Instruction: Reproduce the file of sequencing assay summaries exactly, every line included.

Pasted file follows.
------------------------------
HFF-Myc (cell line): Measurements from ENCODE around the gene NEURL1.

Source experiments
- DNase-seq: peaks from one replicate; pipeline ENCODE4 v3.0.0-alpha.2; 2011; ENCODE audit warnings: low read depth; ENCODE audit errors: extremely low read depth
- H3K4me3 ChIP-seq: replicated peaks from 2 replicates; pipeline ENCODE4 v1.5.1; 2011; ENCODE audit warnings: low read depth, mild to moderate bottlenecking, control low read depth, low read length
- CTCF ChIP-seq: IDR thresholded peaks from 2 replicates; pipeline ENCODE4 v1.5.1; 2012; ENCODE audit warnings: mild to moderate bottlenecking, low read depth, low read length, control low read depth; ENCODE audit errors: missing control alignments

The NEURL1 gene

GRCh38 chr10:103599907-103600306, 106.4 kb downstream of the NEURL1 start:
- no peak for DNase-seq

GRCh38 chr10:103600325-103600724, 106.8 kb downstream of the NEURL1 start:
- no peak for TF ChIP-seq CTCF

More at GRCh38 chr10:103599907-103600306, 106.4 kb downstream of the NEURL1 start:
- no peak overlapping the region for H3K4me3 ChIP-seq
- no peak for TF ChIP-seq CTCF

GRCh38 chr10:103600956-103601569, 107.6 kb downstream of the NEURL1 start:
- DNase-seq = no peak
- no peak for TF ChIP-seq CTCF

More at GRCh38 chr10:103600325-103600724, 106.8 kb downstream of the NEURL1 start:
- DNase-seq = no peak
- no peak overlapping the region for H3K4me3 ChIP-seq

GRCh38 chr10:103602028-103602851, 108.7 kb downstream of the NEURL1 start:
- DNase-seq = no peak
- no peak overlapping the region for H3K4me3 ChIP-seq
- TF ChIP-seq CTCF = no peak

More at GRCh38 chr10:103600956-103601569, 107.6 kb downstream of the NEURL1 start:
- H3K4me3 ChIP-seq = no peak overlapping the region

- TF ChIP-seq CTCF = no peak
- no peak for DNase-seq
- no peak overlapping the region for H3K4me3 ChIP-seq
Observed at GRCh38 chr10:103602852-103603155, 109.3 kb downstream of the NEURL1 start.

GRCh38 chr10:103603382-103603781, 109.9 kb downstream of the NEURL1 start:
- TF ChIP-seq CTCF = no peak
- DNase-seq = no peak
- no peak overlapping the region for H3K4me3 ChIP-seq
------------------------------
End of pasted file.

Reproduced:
HFF-Myc (cell line): Measurements from ENCODE around the gene NEURL1.

Source experiments
- DNase-seq: peaks from one replicate; pipeline ENCODE4 v3.0.0-alpha.2; 2011; ENCODE audit warnings: low read depth; ENCODE audit errors: extremely low read depth
- H3K4me3 ChIP-seq: replicated peaks from 2 replicates; pipeline ENCODE4 v1.5.1; 2011; ENCODE audit warnings: low read depth, mild to moderate bottlenecking, control low read depth, low read length
- CTCF ChIP-seq: IDR thresholded peaks from 2 replicates; pipeline ENCODE4 v1.5.1; 2012; ENCODE audit warnings: mild to moderate bottlenecking, low read depth, low read length, control low read depth; ENCODE audit errors: missing control alignments

The NEURL1 gene

GRCh38 chr10:103599907-103600306, 106.4 kb downstream of the NEURL1 start:
- no peak for DNase-seq

GRCh38 chr10:103600325-103600724, 106.8 kb downstream of the NEURL1 start:
- no peak for TF ChIP-seq CTCF

More at GRCh38 chr10:103599907-103600306, 106.4 kb downstream of the NEURL1 start:
- no peak overlapping the region for H3K4me3 ChIP-seq
- no peak for TF ChIP-seq CTCF

GRCh38 chr10:103600956-103601569, 107.6 kb downstream of the NEURL1 start:
- DNase-seq = no peak
- no peak for TF ChIP-seq CTCF

More at GRCh38 chr10:103600325-103600724, 106.8 kb downstream of the NEURL1 start:
- DNase-seq = no peak
- no peak overlapping the region for H3K4me3 ChIP-seq

GRCh38 chr10:103602028-103602851, 108.7 kb downstream of the NEURL1 start:
- DNase-seq = no peak
- no peak overlapping the region for H3K4me3 ChIP-seq
- TF ChIP-seq CTCF = no peak

More at GRCh38 chr10:103600956-103601569, 107.6 kb downstream of the NEURL1 start:
- H3K4me3 ChIP-seq = no peak overlapping the region

- TF ChIP-seq CTCF = no peak
- no peak for DNase-seq
- no peak overlapping the region for H3K4me3 ChIP-seq
Observed at GRCh38 chr10:103602852-103603155, 109.3 kb downstream of the NEURL1 start.

GRCh38 chr10:103603382-103603781, 109.9 kb downstream of the NEURL1 start:
- TF ChIP-seq CTCF = no peak
- DNase-seq = no peak
- no peak overlapping the region for H3K4me3 ChIP-seq